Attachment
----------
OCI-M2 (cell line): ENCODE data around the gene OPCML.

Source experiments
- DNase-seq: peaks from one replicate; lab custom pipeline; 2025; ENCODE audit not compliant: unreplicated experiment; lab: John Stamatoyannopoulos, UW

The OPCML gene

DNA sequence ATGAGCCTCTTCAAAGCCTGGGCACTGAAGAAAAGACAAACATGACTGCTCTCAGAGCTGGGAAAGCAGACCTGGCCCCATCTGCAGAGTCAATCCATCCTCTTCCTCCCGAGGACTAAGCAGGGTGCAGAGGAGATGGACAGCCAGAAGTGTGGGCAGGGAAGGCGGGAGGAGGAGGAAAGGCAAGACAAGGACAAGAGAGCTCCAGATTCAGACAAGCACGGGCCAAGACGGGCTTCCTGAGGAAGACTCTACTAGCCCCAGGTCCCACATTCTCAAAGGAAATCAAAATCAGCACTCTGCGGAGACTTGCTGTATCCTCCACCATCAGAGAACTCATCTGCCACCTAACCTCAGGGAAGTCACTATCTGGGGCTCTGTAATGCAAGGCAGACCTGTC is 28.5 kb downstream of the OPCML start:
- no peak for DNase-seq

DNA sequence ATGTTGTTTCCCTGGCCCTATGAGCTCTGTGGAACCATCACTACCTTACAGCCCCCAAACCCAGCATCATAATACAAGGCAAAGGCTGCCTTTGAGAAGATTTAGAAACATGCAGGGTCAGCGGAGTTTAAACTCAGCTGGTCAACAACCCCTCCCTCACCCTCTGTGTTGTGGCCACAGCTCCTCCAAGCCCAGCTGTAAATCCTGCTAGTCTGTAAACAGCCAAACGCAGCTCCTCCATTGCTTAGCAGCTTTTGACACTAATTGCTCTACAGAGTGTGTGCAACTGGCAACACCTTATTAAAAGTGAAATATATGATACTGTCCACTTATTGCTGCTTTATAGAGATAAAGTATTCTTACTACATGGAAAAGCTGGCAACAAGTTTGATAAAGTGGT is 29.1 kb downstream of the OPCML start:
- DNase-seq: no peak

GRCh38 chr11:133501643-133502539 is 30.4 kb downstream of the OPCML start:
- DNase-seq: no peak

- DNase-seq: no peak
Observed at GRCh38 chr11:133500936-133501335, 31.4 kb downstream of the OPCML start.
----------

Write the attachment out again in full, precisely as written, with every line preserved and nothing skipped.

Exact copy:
OCI-M2 (cell line): ENCODE data around the gene OPCML.

Source experiments
- DNase-seq: peaks from one replicate; lab custom pipeline; 2025; ENCODE audit not compliant: unreplicated experiment; lab: John Stamatoyannopoulos, UW

The OPCML gene

DNA sequence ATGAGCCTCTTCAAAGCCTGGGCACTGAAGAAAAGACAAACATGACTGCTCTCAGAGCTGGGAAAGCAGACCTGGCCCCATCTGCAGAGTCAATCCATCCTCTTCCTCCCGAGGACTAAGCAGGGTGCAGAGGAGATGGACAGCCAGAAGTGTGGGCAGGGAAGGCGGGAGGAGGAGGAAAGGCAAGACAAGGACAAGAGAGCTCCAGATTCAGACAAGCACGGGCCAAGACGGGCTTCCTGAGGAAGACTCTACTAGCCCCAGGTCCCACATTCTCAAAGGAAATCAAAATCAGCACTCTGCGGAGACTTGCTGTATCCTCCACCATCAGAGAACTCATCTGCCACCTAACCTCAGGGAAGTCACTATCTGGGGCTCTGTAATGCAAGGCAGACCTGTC is 28.5 kb downstream of the OPCML start:
- no peak for DNase-seq

DNA sequence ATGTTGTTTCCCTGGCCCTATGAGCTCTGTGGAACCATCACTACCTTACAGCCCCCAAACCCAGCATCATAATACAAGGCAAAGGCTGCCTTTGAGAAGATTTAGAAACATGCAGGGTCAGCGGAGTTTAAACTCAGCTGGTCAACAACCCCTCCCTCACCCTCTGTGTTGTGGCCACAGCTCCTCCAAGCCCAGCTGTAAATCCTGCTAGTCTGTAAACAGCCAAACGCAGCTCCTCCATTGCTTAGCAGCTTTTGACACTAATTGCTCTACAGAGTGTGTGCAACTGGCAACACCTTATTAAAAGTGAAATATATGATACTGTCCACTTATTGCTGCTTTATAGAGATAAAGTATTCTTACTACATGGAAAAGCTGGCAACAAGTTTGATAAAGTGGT is 29.1 kb downstream of the OPCML start:
- DNase-seq: no peak

GRCh38 chr11:133501643-133502539 is 30.4 kb downstream of the OPCML start:
- DNase-seq: no peak

- DNase-seq: no peak
Observed at GRCh38 chr11:133500936-133501335, 31.4 kb downstream of the OPCML start.